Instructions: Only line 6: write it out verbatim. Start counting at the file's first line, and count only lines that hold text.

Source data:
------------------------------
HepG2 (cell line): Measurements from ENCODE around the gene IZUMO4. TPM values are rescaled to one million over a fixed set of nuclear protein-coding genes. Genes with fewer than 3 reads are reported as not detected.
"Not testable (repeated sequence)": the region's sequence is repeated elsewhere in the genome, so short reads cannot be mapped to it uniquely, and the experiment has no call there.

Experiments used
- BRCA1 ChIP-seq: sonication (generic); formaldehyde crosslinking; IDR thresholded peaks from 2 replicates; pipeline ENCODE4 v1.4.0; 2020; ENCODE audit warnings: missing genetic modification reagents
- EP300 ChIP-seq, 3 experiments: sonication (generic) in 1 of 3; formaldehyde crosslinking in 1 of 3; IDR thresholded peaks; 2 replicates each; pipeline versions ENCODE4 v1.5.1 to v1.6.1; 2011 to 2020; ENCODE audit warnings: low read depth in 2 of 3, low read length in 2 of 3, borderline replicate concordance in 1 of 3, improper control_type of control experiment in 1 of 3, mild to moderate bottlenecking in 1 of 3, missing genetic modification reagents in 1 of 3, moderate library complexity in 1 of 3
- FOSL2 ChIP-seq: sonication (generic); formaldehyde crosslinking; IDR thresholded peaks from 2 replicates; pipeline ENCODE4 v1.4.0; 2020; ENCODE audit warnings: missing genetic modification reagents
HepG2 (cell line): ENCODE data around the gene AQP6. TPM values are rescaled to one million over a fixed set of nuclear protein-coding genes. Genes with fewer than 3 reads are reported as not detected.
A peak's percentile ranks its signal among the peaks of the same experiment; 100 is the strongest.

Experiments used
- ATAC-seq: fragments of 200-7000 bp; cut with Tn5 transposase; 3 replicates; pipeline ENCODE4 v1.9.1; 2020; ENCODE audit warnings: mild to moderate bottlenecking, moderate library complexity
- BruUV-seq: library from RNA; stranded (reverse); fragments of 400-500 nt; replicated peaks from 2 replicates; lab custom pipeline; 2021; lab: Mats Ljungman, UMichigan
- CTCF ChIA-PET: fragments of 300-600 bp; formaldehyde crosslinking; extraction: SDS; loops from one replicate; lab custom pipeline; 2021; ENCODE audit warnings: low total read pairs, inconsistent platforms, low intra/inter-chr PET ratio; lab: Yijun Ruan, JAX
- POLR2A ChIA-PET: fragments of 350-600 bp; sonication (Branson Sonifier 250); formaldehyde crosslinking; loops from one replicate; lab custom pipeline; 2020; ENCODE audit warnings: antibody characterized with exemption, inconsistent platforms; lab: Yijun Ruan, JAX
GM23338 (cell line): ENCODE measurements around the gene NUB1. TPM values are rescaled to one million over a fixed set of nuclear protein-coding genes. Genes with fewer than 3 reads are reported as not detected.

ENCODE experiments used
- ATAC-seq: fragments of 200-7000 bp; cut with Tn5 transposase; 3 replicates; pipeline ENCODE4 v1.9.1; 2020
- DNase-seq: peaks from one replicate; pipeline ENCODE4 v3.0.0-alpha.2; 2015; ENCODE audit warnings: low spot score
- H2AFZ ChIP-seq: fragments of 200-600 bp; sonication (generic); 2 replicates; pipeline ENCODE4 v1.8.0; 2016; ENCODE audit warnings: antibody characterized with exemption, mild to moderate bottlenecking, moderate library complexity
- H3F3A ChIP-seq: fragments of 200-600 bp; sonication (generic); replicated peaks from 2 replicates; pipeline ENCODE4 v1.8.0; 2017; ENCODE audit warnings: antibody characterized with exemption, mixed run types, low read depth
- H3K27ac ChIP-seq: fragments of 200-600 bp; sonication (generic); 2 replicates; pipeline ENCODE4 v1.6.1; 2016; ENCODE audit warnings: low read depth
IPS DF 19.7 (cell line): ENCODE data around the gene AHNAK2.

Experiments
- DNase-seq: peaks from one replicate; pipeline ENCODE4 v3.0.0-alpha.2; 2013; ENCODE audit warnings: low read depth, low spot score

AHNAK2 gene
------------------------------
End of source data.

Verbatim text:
- FOSL2 ChIP-seq: sonication (generic); formaldehyde crosslinking; IDR thresholded peaks from 2 replicates; pipeline ENCODE4 v1.4.0; 2020; ENCODE audit warnings: missing genetic modification reagents